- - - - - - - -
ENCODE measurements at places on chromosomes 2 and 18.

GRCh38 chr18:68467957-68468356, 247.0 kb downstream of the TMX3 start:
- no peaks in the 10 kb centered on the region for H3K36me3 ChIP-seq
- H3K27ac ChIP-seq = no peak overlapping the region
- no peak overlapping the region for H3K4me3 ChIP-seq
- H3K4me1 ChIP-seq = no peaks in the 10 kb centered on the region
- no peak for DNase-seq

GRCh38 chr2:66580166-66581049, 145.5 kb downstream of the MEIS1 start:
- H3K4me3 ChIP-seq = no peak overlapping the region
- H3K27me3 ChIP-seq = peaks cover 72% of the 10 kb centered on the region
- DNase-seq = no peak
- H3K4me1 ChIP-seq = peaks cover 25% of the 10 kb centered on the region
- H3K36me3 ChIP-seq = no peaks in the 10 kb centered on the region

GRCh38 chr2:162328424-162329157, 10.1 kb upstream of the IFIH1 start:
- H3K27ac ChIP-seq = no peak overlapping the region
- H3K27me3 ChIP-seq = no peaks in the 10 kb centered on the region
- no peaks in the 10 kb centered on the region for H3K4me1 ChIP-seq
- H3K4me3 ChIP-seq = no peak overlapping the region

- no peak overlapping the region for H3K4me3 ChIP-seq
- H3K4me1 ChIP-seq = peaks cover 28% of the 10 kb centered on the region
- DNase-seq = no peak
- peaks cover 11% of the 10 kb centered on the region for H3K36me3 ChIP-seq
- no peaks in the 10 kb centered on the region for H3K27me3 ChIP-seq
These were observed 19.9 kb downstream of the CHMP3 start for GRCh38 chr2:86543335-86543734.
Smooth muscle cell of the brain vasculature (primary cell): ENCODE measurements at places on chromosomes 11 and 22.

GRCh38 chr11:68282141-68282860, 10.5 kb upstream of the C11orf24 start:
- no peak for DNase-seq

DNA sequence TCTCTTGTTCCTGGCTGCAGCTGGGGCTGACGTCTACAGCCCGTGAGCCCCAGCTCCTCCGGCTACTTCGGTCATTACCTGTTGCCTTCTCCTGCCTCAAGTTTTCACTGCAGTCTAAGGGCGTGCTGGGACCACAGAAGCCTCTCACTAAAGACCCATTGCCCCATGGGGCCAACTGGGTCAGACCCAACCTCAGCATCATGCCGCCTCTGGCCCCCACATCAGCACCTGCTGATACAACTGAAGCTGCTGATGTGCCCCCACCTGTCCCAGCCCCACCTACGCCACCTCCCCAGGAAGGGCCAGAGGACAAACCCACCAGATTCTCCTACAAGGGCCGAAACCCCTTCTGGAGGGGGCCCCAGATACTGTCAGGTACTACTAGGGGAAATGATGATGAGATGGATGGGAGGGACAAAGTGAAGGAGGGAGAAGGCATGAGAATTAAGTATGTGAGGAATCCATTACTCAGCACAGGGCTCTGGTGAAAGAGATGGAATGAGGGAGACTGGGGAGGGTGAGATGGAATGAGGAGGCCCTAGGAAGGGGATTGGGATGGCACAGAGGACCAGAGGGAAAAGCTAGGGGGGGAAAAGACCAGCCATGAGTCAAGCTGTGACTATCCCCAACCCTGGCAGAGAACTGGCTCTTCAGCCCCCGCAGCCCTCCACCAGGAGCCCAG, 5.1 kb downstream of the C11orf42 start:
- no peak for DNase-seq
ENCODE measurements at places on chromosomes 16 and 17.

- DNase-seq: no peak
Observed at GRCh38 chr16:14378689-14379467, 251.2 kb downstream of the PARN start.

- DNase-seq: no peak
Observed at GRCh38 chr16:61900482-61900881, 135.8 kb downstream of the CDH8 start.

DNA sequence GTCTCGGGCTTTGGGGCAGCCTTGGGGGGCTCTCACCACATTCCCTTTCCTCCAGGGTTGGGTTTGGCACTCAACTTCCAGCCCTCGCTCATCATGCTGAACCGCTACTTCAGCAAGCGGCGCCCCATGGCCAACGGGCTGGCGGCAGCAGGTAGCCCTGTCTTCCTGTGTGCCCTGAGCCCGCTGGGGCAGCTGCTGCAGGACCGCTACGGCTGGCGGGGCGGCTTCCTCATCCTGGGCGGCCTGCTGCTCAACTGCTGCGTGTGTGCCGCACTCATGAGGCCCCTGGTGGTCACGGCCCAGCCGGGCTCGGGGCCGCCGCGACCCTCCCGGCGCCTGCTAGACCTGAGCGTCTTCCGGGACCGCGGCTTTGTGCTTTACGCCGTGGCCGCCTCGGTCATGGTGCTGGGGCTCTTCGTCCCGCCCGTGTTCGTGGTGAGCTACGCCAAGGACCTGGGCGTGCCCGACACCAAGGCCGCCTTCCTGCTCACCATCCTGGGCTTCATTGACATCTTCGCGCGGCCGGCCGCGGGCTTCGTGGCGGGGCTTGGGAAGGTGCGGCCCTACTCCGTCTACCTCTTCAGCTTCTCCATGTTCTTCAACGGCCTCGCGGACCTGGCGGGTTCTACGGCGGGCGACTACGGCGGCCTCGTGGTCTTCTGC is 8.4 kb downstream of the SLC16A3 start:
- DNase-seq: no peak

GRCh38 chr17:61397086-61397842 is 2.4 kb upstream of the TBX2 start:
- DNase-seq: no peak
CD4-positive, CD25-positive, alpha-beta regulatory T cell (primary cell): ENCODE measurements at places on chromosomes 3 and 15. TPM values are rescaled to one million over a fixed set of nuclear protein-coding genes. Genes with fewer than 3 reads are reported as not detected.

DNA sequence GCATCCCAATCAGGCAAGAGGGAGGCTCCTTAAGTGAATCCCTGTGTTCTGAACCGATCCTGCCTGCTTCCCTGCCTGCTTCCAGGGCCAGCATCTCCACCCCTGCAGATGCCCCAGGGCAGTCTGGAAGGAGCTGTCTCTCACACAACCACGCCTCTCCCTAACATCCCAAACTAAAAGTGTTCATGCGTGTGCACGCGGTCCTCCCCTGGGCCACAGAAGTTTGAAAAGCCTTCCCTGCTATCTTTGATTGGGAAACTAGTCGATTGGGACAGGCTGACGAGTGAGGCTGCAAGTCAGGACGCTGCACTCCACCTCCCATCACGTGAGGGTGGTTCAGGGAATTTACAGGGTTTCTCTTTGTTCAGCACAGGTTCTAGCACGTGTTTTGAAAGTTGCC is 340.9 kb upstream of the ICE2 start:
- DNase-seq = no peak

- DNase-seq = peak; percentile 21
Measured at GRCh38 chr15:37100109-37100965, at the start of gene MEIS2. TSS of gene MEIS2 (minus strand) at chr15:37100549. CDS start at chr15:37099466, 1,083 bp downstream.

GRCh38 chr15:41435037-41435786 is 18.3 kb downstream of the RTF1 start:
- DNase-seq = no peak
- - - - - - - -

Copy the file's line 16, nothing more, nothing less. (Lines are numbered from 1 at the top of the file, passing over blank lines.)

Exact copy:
- H3K27me3 ChIP-seq = no peaks in the 10 kb centered on the region